I’ve always loved cars, but I wouldn’t describe myself as a car nut. I’ve rarely bought modern motoring magazines for example and I find the endless chatter by the motoring journalists a bit tedious, yet somehow here I am scratching out a living writing about cars. Curious isn’t it how life works out? Still, the cars I generally write about are classics, not the brand new offerings, and this interest probably really kicked off when I was a university student and owned a very old Morris, followed a couple of years later with an MG TF 1500. I just loved getting into the nuts and bolts of the cars and I still do.
The MG suited me and it was the first of a long line of MGs that have kept me not only entertained and out of the pub, but have given me a wide circle of friends around the world and more recently a trickle of income from the articles I’ve written about them and published in magazines in Australia, the UK and the US. I no longer have the old TF, it went the way of so many sportscars – sold off in the interests of the family budget, but I still have one or two others that somehow have avoided that ignominious fate. And more recently, thanks to the Phoenix Four, I have been able to prise my other half out of her Japanese car and into a nice ZT-T 180 so that our garage is now an all-MG affair.
As far as I can work out, only about 450 ZTs came to Australia before the financial axe that fell in the UK ceased imports. There are lots more Rovers as they were imported from some time in the 1990s, but only those few ZTs. And just before the axe fell, the local importing company, MG Rover Australia, had decided to give the other MGs in the saloon range a fly in the Aussie market, so we have a few facelifted ZS and ZRs here and a handful of facelifted ZT 260s (twelve I’m told) all brought in during 2004 or early 2005.
The six-cylinder ZT-T has been a great family car, my only complaint being the lack of power at certain times in our automatic version. This is my complaint only, she actually likes the auto, and power, or lack of it, has never been an issue for her. My daily driver is an earlier Z saloon, a 1957 ZB Varitone, known in those days as the Magnette, and I would much rather be driving it around than the ZT. Mind you, I have fitted a five speed Toyota gearbox and an 1800cc engine, so the Magnette is crisp and a delight to drive.
And then last year a number of factors converged to create just the right environment to buy our Two-Sixty. The twelve in Australia (I think we are down to eleven now, as I heard that one had been written off) are hugely expensive to buy and I don’t think includes many Tourers (maybe two), but as many of you know, the cars in England are really very competitively priced for the astute classic car investor. OK, I really mean the bottom has dropped out of their market – I guess some buyers are worried about support for vehicles whose original manufacturer has gone to the wall. And I think the British second hand car market is generally unforgiving when it comes to V8s – just look what happened to the MGBGTV8 in the oil crunch in the early 1970s. And an endemic problem globally is that the new car manufacturers are churning cars out at such a rate that cars over two years old are significantly devalued. I honestly don’t know why anyone would buy a new car these days when you can get such good value on the second hand market.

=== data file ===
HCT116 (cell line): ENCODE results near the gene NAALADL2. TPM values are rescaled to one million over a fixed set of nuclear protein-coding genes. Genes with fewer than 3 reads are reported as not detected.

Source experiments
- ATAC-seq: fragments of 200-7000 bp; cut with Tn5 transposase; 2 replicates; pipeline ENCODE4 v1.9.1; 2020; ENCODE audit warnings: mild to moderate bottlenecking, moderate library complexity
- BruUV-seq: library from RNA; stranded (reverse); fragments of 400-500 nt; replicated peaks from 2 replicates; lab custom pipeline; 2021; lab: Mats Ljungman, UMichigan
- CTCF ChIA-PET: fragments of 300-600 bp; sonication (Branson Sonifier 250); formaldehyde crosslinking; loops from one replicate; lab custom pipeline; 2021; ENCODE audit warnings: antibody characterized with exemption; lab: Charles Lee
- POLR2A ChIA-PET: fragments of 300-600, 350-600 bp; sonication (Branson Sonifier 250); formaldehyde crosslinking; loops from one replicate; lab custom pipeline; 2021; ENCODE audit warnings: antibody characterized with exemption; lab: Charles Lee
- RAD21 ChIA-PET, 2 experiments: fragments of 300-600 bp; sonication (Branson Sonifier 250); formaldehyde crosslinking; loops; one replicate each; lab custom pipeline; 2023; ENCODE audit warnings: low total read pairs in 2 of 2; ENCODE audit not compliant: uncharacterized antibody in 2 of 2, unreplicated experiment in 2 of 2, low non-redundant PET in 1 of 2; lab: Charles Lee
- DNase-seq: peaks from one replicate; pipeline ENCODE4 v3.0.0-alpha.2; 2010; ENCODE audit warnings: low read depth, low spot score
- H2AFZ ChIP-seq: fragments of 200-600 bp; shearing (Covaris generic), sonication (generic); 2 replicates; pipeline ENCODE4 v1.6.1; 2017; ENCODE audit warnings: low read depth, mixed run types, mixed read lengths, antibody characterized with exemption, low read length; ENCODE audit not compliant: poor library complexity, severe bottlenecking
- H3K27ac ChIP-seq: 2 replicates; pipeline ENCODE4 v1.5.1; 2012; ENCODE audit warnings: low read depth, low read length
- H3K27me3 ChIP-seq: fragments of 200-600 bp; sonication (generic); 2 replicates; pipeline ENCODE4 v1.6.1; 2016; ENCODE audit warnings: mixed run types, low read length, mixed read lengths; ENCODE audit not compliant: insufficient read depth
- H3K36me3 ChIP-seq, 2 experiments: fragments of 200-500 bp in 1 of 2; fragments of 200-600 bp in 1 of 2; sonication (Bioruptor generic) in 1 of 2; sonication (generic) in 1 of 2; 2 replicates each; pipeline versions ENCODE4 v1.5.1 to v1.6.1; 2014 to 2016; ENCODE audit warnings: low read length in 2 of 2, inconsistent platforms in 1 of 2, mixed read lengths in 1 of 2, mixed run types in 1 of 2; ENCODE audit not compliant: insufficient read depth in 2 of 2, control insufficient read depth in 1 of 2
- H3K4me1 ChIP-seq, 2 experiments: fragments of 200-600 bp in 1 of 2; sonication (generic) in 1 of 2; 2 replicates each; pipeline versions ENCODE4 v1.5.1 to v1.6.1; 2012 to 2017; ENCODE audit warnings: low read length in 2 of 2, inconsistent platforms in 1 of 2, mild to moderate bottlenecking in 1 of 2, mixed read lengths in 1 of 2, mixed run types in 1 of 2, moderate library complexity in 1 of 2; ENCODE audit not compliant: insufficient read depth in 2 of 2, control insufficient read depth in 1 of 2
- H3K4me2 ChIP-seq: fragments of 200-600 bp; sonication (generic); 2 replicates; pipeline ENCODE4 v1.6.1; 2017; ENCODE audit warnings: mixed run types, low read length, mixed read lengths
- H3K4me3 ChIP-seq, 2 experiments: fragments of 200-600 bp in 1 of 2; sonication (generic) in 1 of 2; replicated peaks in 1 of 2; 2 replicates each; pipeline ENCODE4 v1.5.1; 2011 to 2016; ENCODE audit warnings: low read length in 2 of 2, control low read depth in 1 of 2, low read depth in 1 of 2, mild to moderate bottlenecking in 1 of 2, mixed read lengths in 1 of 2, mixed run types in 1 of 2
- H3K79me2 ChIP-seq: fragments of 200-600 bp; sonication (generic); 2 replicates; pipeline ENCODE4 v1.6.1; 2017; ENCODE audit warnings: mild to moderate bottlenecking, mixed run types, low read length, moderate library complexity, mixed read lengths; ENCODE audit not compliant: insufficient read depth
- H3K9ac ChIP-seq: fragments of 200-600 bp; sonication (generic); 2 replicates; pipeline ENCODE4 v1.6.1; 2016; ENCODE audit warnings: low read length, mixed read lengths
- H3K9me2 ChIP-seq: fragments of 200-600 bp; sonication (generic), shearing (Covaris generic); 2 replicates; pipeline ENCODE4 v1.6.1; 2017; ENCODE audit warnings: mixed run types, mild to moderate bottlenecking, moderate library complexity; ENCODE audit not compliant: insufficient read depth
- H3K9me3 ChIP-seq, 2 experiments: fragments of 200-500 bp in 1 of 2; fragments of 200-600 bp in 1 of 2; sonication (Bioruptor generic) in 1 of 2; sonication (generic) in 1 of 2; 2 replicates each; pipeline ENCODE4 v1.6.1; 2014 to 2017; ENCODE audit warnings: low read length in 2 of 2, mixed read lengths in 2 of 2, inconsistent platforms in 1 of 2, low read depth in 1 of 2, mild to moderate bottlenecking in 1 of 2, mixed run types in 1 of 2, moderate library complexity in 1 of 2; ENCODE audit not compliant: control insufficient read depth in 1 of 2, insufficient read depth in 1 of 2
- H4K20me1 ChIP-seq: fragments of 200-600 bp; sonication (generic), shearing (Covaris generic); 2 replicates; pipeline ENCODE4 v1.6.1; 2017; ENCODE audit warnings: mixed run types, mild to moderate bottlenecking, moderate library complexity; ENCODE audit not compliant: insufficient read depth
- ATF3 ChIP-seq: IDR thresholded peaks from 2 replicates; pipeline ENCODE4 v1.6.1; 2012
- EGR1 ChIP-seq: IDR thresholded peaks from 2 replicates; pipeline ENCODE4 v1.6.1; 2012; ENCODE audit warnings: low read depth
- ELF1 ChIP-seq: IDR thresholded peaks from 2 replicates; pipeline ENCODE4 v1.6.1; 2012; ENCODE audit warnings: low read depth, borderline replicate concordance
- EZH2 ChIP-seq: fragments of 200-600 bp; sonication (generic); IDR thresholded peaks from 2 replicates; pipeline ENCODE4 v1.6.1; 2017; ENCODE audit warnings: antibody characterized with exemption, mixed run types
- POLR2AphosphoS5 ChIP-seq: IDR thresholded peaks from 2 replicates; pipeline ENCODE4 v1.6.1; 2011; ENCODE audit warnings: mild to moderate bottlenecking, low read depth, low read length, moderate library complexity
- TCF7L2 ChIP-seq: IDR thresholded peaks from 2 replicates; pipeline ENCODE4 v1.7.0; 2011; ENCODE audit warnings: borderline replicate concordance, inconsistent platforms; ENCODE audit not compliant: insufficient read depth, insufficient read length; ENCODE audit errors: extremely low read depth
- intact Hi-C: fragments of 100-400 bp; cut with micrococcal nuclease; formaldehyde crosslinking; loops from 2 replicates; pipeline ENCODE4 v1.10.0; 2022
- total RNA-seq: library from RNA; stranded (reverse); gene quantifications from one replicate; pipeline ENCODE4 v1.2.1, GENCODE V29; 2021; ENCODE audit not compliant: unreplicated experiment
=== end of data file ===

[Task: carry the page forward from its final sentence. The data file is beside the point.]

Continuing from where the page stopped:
Anyway, the final factor that set me on the trail of our Two-Sixty was that for a few short months last year the Aussie dollar shot up against the pound, almost to heights not seen since the good old days when the two currencies were linked. So, my piggy-bank of hard-earned and usually worthless Aussie dollars were suddenly gold in my hand at the same time as the value of these golden classics in the UK was tumbling around you. It was now or never!
I had already planned a trip to the UK in May to attend the Flat Cap and Whippet weekend of the Triple-M Register (another MG weakness of mine) so I had a few days up my sleeve to try to find my ideal Two-Sixty, which as readers of the bulletin board will remember had to be a Tourer and in the rare BRG. I was prepared to forego SE features, but the car had to be BRG. As luck would have it, I found one hidden on Pistonheads (the owner described it as a 4600cc MG ZT so any “V8″ or “260″ searches failed to pick it up) and it was not too far from where I was staying. One drive was enough – this car was brilliant – smooth, powerful, easy to drive (but you all know this anyway), and a deal was struck. I managed a few hours behind the wheel before I had to fly home to Australia leaving the car with my lovely cousin Anna and my first impressions were confirmed. The car (VIN 206, one of the transitional cars as it turns out) remains in the UK pending sorting out the red tape in which importing cars into Australia is tightly wrapped.